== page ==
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From Barnes & NobleBarnes & Noble Discover Great New Writers
The Dark House represents the best of what we at Discover seek to do: uncover literary surprises from unexpected sources. Although the program doesn't generally include more commercially oriented suspense thrillers, we found The Dark House so unique and absorbing, it was unimaginable for us to exclude this spellbinding story of obsession, greed and redemption from our summer recommendations.
In this gripping debut, John Sedgwick takes readers on a haunting psychological voyage. Beginning one night in front of a dark house outside Boston, we meet Edward Rollins. Handsome and monied, but at only 37, plagued by the lack of his own accomplishment, Rollins finds himself tormented by unsettling childhood memories. Though Rollins has taken to randomly following cars to their homes at night, the real window he seeks to peer into is much closer to his own heart, involving the disappearance of a beautiful and talented cousin.
Through his relentless pursuit of the truth, secrets long interred are painfully exposed, ultimately forcing his mother into a brutal and cathartic confession, and forcing an elemental showdown between Rollins and his long-estranged father in another dark house in Vermont.
Much more than a mystery, Sedgwick's compelling debut is an exploration of family and the strength of familial connections.
Barnes & Noble.com Reviews The Dark House
We can now add John Sedgwick's name to the growing list of gifted young writers who have entered the suspense field in recent months. Sedgwick's debut, The Dark House, is a complex, immensely readable book that brings to mind another memorable debut: Peter Moore Smith's recently published Raveling. Like Raveling, The Dark House is a novel about the lingering aftermath of an unexplained disappearance. Like Raveling, it is also an account of a family undone by secrets and lies, and by the indelible memory of a senseless domestic tragedy.
The central figure of The Dark House -- and, eventually, its hero -- is Edward Rollins, an eccentric, modestly wealthy member of an upper crust New England family who has a peculiar -- and dangerous -- hobby. Rollins is, in effect, a voyeur, a benign, non-predatory observer who compulsively follows randomly selected motorists, collecting glimpses of their private lives, and recording his impressions on tapes that constitute an ongoing record of his one-sided encounters with the outside world. These encounters are Rollins's way of connecting with that world. They provide him with a kind of second-hand life, and allow him to exist on his own chosen terms: as "a vacancy, a being without substance or history, drifting through other people's lives."
As the narrative begins, Rollins is engaged in what he believes is one more randomly chosen "pursuit." He follows his quarry -- a gaunt, insurance salesman-type in a late model Audi -- to the eponymous "dark house" somewhere north of Boston. The gaunt man then enters the house -- which appears to be deserted -- and remains inside for several hours, but never turns on the lights. Disproportionately intrigued by this unusual behavior, Rollins breaks two of his most fundamental rules. He tells the story of his nocturnal adventure to an attractive co-worker named Marj Simmons, and then returns to the house, accompanied by Marj, on the following night. Although he doesn't know this at the time, Rollins's decision to indulge his curiosity will alter the conditions of his life, leading him, in time, to an unplanned confrontation with the buried secrets of his -- and his family's -- troubled past.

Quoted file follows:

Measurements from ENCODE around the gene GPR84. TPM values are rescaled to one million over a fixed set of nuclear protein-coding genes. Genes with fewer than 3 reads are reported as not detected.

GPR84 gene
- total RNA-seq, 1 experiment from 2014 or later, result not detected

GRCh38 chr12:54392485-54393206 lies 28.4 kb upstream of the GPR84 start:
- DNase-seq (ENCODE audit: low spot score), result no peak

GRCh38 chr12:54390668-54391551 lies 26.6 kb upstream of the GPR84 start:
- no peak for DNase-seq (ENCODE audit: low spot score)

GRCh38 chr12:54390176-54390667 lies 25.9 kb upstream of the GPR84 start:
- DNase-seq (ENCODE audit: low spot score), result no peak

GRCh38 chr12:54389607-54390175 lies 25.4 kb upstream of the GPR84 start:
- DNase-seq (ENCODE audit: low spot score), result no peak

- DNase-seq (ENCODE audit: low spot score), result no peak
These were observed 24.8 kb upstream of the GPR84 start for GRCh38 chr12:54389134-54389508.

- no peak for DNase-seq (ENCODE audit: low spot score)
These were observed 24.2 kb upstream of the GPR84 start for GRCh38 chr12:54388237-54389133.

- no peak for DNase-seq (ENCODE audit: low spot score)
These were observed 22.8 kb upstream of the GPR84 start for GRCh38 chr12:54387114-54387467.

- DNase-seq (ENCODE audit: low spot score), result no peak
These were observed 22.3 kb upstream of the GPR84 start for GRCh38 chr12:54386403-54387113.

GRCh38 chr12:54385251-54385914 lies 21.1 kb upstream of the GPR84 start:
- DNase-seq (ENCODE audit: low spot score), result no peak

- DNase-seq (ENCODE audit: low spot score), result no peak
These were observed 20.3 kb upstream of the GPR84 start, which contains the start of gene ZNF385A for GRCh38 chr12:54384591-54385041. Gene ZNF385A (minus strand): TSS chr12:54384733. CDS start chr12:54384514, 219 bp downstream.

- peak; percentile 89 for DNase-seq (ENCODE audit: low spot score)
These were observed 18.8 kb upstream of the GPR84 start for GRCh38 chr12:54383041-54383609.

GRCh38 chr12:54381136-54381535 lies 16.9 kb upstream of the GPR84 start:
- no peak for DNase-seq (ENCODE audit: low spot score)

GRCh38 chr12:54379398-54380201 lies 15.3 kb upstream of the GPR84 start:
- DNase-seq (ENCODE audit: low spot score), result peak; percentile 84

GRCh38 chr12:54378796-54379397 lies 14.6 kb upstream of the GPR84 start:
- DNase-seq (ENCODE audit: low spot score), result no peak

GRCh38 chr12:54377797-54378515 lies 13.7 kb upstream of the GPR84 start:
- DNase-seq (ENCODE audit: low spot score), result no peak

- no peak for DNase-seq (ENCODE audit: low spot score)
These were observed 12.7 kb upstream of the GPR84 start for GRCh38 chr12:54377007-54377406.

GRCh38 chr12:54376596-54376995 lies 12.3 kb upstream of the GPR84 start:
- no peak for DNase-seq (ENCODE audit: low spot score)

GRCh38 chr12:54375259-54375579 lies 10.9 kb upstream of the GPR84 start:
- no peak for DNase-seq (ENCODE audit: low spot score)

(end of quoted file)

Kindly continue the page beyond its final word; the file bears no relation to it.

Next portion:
To begin with, Rollins learns that his chosen quarry may, in fact, have chosen him, seducing him into what only appears to be a "random" pursuit. Subsequent encounters -- with the driver of the Audi, and with a shady real estate agent named Jerry Sloan -- and subsequent research into the recent history of the dark house reveal unexpected connections to the unsolved mysteries -- and central tragedies -- of the supremely dysfunctional Rollins family. Included among them are the facts behind the traumatic divorce of Rollins's parents; the long suppressed story of the accidental drowning of Stephanie Rollins, Edward's younger sister; and the unresolved disappearance of Cornelia (Neely) Blanchard, Edward's cousin, friend, and former babysitter.
As the narrative progresses, the story of Neely Blanchard -- who disappeared without a trace some seven years before -- becomes the dominant thread in a complex web of interconnected histories, each of which serves to illuminate the others. Illumination is, in fact, both the central theme and primary objective of this cumulatively compelling narrative. As Rollins investigates the mysteries surrounding the dark, deserted house, he gradually illuminates the true story behind Neely's disappearance. Along the way, he confronts the forces that have turned him into a lonely, detached outsider, and begins the process of reconnecting with the everyday human world.
The result of all this is a satisfying and substantial novel that occasionally succumbs to implausibility and melodramatic excess. For the most part, though, The Dark House works both as a psychological drama and as a literate, suspenseful thriller. John Sedgwick -- who is, by the way, a member of the same family that produced film star Kyra Sedgwick and Warhol icon Edie Sedgwick -- is a welcome new discovery, a gifted storyteller who has something to say about the subterranean forces that shape -- and warp -- the human personality. At its frequent best, The Dark House offers many pleasures and a few surprises, and marks the arrival of an ambitious, potentially significant new writer. I'll be watching his future development with considerable interest.